PT: We have talked about suffering, particularly as we experience and relate to it in our personal lives. Let's shift to social issues. First, I would like you to talk about suffering in a social context. Then I would like your comments on the war in Kosovo and Yugoslavia. Can we have any impact on suffering in Kosovo and Yugoslavia?

Pennington: We all suffer because of our parents. One element of maturing is realizing that our parents were poor stupid sinners like we are. Even if they did their best, they failed in ways. However, we can never thank them enough because they have given us, with God, the gift of life and being. Along with that comes struggling. If that happens in the individual, it also happens in the social level. The failures of many, or the limitations of many, build up and become our inheritance. Kosovo is an example of that. The suffering in the Balkans, except for the short time that Tito held it in an iron grip, goes back centuries to the time when Islam invaded and conquered parts of the area, leaving this heritage of strife. The willingness to live together and share was never engendered, which is what we have to learn to do everywhere in the world today. They are not the only ones who did that. We did it to the Native Americans, the Scotch Presbyterians did it to the Irish Catholics in North Ireland, and the Jews have done it to the Palestinians in the Holy Land. We can find instances of it all over history.

When you take away people's land, when there is not a willingness to live and work together in some way, inevitably there begins to be a minority group and that minority suffers, like the Native Americans in the United States. At some point that minority revolts or seeks violent means, after decades of non-violent means not getting them anywhere. Sometimes just a few turn to violence, but it involves all the others. Then there is the problem of what the oppressive majority does in the face of that violence. They usually react with even more violence. These days the human community steps in to try to relieve that situation, often making it worse before it makes it better.

It is out of the complex heritage of our poor sinful struggling human family that these situations arise. Sometimes media makes us intensely aware of things going on and sometimes it doesn't. There is less awareness of what is going on in Afghanistan and East Africa. When we hear about violent oppression we are confronted as fellow humans. Those of us who are Christians should be conscious of how Christ suffered and died for every human person. Therefore, these people are precious to Christ and they are precious to us.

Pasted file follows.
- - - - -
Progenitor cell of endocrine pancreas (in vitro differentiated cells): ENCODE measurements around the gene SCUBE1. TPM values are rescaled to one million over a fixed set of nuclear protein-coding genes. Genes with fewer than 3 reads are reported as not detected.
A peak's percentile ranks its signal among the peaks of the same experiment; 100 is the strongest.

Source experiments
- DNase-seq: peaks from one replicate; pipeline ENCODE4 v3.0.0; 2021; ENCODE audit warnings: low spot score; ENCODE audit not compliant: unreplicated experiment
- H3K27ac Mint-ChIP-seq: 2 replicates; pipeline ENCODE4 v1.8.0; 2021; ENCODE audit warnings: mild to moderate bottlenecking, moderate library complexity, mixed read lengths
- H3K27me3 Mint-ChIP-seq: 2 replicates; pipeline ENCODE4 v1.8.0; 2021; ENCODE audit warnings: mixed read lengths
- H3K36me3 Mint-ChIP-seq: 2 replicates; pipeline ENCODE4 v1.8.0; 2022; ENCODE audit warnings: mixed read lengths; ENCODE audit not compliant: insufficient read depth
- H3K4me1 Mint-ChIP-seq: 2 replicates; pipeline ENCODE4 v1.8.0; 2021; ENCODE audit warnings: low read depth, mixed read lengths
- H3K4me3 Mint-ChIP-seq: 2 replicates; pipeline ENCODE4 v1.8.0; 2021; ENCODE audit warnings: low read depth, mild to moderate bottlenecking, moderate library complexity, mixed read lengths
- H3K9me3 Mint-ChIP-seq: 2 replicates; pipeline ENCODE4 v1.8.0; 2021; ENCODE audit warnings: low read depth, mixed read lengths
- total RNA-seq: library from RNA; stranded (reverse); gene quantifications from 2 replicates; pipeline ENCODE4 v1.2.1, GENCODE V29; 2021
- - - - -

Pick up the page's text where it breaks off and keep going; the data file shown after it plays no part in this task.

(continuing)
PT: Then comes the question, what can I do about it?

Pennington: We believe in the power of prayer. God and Christ have told us that our prayer is effective. "Ask and you shall receive." God, who constantly brings this creation forward in his creative love, is affected by what we ask and seek of Him. Prayer is important because of the deep inter solidarity of the human family and the whole cosmos. Creating deeper peace in ourselves creates a level of peace for the whole human family. By giving up violence in our own attitudes, feelings and spirit, and seeking peace, we can become an instrument of peace. We are just one among billions and that may seem little, but sometimes we have to be content with doing the very little that we can. There is always political action. We have to discern, in each case, the appropriate political action we need to take. Certainly we should try to move our own government toward a less violent attitude. It is extremely difficult, when the situation is occurring, to say what we can immediately do, apart from prayer to try to bring peace. We can do whatever is possible to provide relief for the people suffering. This kind of suffering brings us into strong and painful contact with our limitations.

PT: Is there anything that you want to add about suffering?

Pennington: It is extremely important to have hope. The evolution of human consciousness has gone on for hundreds of thousands of years, and is a powerful movement. Divine Creative Energies, which are pure love, are at the base of this movement. Humanity, in its evolutionary course, has gone through terrible periods, yet has moved on and on. We are at a fairly high level of human consciousness in the rational period we live in. More and more people realize that we have to move to a more integrated level. One of the enormous challenges lying ahead of us is the full equality of men and women and the full integration of the masculine and feminine dimensions of our being. This will make an enormous difference in the way the human family lives and functions. Hopefully, we will be much more peaceful. That integration is a coming together as a human family, a human community. We are most empowered and find the greatest possible security and the fullest happiness in community when we embrace each other as brothers and sisters, as children of the Father.

Each of us needs to live the hope, realizing that we are in this wonderful evolving course. Even if there is suffering and struggle in the course of it, the grain of wheat that falls on the ground comes forth with a hundred grains; it is in process.